Palm oil gained on speculation that stockpiles in Malaysia, the world’s second-largest producer, may decline as exports increase, and as concerns receded over Europe’s debt crisis.
The contract for delivery in June, with the largest volume, advanced as much as 1.7 percent to 2,426 ringgit ($778) a metric ton on the Malaysia Derivatives Exchange, and ended the morning session at 2,422 ringgit in Kuala Lumpur.
Exports from Malaysia gained 4.6 percent to 678,829 tons in the first 15 days of this month from the same period in February, surveyor Societe Generale de Surveillance said March 15. Inventories have dropped to 2.44 million tons in February from an all-time high of 2.63 million tons in December, according to the Malaysian Palm Oil Board. Asian stocks and metals rebounded today after Euro-area finance ministers signaled flexibility on the terms of Cyprus’s rescue.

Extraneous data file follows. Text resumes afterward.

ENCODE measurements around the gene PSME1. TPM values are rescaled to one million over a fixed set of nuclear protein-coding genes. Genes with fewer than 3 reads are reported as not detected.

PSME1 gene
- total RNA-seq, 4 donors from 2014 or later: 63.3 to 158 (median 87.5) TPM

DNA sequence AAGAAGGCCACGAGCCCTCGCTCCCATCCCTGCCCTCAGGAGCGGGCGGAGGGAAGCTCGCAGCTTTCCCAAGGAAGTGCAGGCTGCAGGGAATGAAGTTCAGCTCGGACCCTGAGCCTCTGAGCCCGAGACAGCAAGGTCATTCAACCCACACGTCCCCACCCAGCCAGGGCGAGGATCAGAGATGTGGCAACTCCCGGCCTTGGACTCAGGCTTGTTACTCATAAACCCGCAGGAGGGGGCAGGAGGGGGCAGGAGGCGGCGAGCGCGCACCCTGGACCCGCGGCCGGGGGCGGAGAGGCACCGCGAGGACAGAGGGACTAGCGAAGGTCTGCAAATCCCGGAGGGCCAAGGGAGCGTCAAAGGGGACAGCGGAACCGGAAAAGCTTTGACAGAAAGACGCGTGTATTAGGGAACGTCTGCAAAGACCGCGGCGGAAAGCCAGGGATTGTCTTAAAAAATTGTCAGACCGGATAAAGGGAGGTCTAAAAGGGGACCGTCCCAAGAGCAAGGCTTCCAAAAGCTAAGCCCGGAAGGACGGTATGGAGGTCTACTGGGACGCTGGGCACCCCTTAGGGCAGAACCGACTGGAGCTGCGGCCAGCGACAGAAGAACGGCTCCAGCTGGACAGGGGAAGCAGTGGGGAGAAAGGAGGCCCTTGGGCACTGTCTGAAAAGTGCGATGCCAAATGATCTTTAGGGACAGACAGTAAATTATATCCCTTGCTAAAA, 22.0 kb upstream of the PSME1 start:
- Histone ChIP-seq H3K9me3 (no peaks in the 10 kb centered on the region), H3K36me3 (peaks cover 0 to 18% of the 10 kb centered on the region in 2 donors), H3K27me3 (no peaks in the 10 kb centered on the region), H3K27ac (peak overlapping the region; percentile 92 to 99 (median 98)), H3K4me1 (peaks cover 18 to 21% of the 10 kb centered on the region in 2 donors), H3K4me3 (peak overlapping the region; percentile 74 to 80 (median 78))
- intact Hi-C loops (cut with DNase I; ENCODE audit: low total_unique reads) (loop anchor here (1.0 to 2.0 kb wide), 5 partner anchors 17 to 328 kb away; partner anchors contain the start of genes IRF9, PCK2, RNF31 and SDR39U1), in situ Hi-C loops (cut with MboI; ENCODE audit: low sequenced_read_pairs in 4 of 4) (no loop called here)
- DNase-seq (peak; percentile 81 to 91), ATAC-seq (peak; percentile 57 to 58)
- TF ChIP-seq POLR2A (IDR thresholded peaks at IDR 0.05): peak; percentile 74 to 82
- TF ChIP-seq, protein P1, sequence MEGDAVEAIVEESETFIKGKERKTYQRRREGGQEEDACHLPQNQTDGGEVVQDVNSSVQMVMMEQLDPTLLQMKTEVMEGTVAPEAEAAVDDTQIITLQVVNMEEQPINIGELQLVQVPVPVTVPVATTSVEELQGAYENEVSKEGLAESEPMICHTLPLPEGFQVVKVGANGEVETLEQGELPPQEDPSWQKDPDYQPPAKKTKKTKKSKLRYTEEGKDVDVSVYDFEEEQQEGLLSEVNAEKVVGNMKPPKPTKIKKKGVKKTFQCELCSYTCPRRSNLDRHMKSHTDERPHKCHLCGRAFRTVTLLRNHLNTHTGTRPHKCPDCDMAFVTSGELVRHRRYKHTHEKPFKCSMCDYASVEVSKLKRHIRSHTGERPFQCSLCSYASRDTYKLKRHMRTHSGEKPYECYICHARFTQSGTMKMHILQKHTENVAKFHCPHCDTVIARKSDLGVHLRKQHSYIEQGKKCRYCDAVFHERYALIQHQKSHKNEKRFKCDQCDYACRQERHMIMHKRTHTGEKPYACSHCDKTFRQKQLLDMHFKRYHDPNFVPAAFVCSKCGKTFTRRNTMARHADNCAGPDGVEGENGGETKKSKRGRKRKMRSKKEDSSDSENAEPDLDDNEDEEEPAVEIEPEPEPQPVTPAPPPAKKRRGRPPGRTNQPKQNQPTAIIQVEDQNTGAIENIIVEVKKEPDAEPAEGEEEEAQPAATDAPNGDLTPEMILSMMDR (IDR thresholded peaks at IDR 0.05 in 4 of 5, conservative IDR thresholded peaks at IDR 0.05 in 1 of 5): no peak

“Inventory will continue to decline from here,” Alvin Tai, an analyst at OSK Investment Bank Bhd., said by phone in Kuala Lumpur. “It will probably drop to 2.1 million tons or 2.2 million tons. Shipment numbers were up by just a few percent but that’s probably going to be good enough to help the inventory water down further.”
Malaysia retaining a tax on crude palm oil shipments at 4.5 percent for a second month in April will “be supportive for exports,” Tai said.
Soybean oil for May delivery climbed 0.4 percent to 49.88 cents a pound on the Chicago Board of Trade, while soybeans gained 0.3 percent to $14.1375 a bushel.
Refined palm oil for September delivery increased 1 percent to 6,338 yuan ($1,019) a ton on the Dalian Commodity Exchange. Soybean oil advanced 0.7 percent to 8,102 yuan a ton.
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Source : Bloomberg